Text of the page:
When the strike ended on July 31stit was decided that teams losing a “prime” free agent would be compensated by choosing from a pool of unprotected players from all teams, not just the team that signed the free agent. In addition, the players agreed that a player could not be signed as a free agent until he had completed at least six years of service. Despite the statement by the players' union's chief negotiator, Hall of Famer Marvin Miller, that this was “the most principled strike I have ever been a part of” and that it was “the association's finest hour,” the end result was widely viewed as a “victory” for the owners. Tensions continued for so long that Miller ended up refusing to pose for a photo with MLB chief negotiator Ray Grebey.


With two months of baseball canceled due to labor unrest, the league had to find a creative way to determine winners and losers on the field, resulting in the infamous “split season.”

It was decided that the ranking list would be published at the start of the strike on 12 Juneth would determine the winners of the “first half,” and then the baseball season would begin again on August 9thwith the winners of the “second half” also making the playoffs. The Yankees, Athletics, Phillies and Dodgers each won the first half of their division and thus began playing baseball in August knowing they would make the postseason. The Brewers, Royals, Expos and Astros (then in the National League) fought their way into the playoffs by winning their divisions in the second half. Unfortunately, this format excluded two teams that might have had a better season overall. The Cardinals had the best cumulative winning percentage in the NL East (.578) over the Expos (.556) and Phillies (.551), and the Reds (.611) beat the Dodgers (.573) and Astros (.555), and yet neither team made the postseason because neither team won either half of the season. The Cardinals missed the Phillies by 1.5 games and the Expos by 0.5 games; and the Reds by the same margins over the Astros and Dodgers.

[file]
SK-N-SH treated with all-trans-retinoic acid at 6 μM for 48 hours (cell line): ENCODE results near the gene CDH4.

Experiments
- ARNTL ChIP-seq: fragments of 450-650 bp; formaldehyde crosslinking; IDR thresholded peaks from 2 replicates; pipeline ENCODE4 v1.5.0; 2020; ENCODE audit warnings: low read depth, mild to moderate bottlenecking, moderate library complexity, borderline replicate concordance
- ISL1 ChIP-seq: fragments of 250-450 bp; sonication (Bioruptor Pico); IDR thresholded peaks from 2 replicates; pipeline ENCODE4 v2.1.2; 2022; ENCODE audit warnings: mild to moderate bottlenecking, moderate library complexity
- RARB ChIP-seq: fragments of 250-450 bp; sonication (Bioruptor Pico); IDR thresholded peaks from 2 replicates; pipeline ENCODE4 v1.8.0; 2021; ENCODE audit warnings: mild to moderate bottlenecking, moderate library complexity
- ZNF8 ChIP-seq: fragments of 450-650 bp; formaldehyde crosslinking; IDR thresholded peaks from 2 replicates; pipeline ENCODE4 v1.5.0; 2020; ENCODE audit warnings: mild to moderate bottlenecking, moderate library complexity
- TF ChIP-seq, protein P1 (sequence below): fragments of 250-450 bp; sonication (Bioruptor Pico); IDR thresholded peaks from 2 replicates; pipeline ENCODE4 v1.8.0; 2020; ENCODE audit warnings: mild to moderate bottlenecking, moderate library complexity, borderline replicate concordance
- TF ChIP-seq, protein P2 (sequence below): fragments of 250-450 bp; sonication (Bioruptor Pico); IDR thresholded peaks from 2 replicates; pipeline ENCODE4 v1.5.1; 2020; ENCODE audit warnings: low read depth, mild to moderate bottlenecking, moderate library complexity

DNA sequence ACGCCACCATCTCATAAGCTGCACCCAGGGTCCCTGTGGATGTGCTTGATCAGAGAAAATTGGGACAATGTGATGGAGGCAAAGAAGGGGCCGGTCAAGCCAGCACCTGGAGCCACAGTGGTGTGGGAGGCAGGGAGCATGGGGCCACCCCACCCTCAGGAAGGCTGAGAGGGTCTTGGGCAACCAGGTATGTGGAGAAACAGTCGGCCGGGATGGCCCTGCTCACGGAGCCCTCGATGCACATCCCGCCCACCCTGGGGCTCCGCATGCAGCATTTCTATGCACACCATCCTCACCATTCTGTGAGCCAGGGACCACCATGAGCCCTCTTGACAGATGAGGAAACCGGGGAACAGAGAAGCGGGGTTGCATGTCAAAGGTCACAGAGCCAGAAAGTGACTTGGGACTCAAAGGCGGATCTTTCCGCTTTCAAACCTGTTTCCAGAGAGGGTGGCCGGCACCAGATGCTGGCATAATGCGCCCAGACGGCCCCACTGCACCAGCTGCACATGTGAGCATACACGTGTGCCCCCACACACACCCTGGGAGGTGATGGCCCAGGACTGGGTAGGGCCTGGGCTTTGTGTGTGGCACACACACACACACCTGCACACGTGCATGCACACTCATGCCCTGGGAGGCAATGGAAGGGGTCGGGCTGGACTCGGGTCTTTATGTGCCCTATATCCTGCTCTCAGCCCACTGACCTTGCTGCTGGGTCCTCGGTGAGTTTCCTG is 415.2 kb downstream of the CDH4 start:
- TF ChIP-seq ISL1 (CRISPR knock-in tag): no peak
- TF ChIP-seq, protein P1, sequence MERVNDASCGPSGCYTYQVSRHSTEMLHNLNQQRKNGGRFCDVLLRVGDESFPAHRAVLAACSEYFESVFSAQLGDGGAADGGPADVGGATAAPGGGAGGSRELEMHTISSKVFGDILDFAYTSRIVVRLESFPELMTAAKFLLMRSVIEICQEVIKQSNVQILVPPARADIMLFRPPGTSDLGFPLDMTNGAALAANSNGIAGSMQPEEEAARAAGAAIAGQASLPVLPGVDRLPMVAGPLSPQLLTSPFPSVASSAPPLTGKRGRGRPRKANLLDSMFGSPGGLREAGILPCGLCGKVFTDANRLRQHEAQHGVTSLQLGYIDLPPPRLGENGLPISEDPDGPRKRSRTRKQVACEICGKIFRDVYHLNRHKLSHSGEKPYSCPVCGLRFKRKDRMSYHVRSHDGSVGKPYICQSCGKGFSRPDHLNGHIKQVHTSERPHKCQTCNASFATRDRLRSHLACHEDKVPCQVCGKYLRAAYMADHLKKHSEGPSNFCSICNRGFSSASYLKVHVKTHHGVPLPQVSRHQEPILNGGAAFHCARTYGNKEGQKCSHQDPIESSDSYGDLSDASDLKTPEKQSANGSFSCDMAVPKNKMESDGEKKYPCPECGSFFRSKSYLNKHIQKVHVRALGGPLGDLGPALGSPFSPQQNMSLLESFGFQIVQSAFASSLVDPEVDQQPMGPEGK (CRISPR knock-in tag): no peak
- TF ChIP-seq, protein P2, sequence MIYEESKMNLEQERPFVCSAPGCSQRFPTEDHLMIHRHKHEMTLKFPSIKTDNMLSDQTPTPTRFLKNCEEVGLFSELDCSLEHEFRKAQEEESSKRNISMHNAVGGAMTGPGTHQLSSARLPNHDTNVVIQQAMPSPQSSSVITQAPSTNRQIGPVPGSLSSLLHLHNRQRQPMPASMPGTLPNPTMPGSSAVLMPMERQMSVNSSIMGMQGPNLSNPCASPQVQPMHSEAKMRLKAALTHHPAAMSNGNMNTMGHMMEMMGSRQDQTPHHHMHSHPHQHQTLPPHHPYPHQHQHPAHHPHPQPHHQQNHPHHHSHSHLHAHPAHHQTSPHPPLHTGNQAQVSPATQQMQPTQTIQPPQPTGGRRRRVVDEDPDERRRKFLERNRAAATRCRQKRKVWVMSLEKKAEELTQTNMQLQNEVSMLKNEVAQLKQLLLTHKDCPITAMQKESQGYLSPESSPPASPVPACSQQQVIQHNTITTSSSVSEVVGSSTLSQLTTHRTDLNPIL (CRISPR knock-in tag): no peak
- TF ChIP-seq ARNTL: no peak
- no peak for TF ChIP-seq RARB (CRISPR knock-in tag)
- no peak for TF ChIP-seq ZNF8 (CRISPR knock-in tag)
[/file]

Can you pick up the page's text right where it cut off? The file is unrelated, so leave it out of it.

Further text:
As all baseball fans know, the Yankees and Dodgers ultimately made it to the World Series, with the Dodgers winning in six games thanks to a young phenom named Fernando Valenzuela. The founder of “Fernandomania,” Fernando won the Rookie of the Year and Cy Young Awards and had a glittering career that included 173 wins in 17 seasons, creating a new fan base in Chavez Ravine in Los Angeles and across the country.

Valenzuela and all major league players before and after him were limited by a 1922 Supreme Court ruling. MLB teams operate under the broad umbrella of an exemption from the Sherman Antitrust Act. But through the hard work of the MLBPA and Marvin Miller, players were able to make progress – often against seemingly impossible odds. Curt Flood fathered Andy Messersmith and Dave McNally, who fathered the 1981 strike. And thanks to the 1981 strike, the youngest of 12 children, born in the small town of Etchohuaquila in Sonora, Mexico, was able to secure a 3-year, $5.5 million contract that in 1986 was the largest contract for a pitcher in MLB history.

MLB's antitrust exemption could remain in place, or it could be repealed by Congress seeking to right past wrongs. Recent Supreme Court discussions and some Congressional wrangling make that seem more likely than ever. But until that happens, it will take a concerted effort, tireless fortitude, unwavering determination and more than a dash of grit to ensure the players – and the broadcasters, too – get what they deserve.